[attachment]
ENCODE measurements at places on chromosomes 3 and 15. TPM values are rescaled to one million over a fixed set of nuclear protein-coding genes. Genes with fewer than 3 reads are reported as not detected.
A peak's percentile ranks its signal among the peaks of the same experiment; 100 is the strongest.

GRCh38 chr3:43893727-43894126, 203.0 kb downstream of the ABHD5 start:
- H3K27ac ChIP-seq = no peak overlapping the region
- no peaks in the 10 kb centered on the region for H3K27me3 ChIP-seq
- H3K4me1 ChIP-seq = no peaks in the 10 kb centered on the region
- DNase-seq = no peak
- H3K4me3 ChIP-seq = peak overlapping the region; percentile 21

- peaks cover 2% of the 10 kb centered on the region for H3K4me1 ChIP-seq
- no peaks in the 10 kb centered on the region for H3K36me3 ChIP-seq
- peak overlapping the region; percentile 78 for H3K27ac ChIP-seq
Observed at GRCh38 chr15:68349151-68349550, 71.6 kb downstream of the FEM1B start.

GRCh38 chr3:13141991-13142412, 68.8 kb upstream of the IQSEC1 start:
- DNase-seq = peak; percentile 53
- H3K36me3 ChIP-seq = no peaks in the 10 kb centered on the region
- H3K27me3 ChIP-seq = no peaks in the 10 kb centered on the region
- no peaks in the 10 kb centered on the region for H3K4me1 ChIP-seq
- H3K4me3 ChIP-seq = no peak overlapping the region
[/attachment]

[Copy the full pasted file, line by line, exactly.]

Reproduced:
ENCODE measurements at places on chromosomes 3 and 15. TPM values are rescaled to one million over a fixed set of nuclear protein-coding genes. Genes with fewer than 3 reads are reported as not detected.
A peak's percentile ranks its signal among the peaks of the same experiment; 100 is the strongest.

GRCh38 chr3:43893727-43894126, 203.0 kb downstream of the ABHD5 start:
- H3K27ac ChIP-seq = no peak overlapping the region
- no peaks in the 10 kb centered on the region for H3K27me3 ChIP-seq
- H3K4me1 ChIP-seq = no peaks in the 10 kb centered on the region
- DNase-seq = no peak
- H3K4me3 ChIP-seq = peak overlapping the region; percentile 21

- peaks cover 2% of the 10 kb centered on the region for H3K4me1 ChIP-seq
- no peaks in the 10 kb centered on the region for H3K36me3 ChIP-seq
- peak overlapping the region; percentile 78 for H3K27ac ChIP-seq
Observed at GRCh38 chr15:68349151-68349550, 71.6 kb downstream of the FEM1B start.

GRCh38 chr3:13141991-13142412, 68.8 kb upstream of the IQSEC1 start:
- DNase-seq = peak; percentile 53
- H3K36me3 ChIP-seq = no peaks in the 10 kb centered on the region
- H3K27me3 ChIP-seq = no peaks in the 10 kb centered on the region
- no peaks in the 10 kb centered on the region for H3K4me1 ChIP-seq
- H3K4me3 ChIP-seq = no peak overlapping the region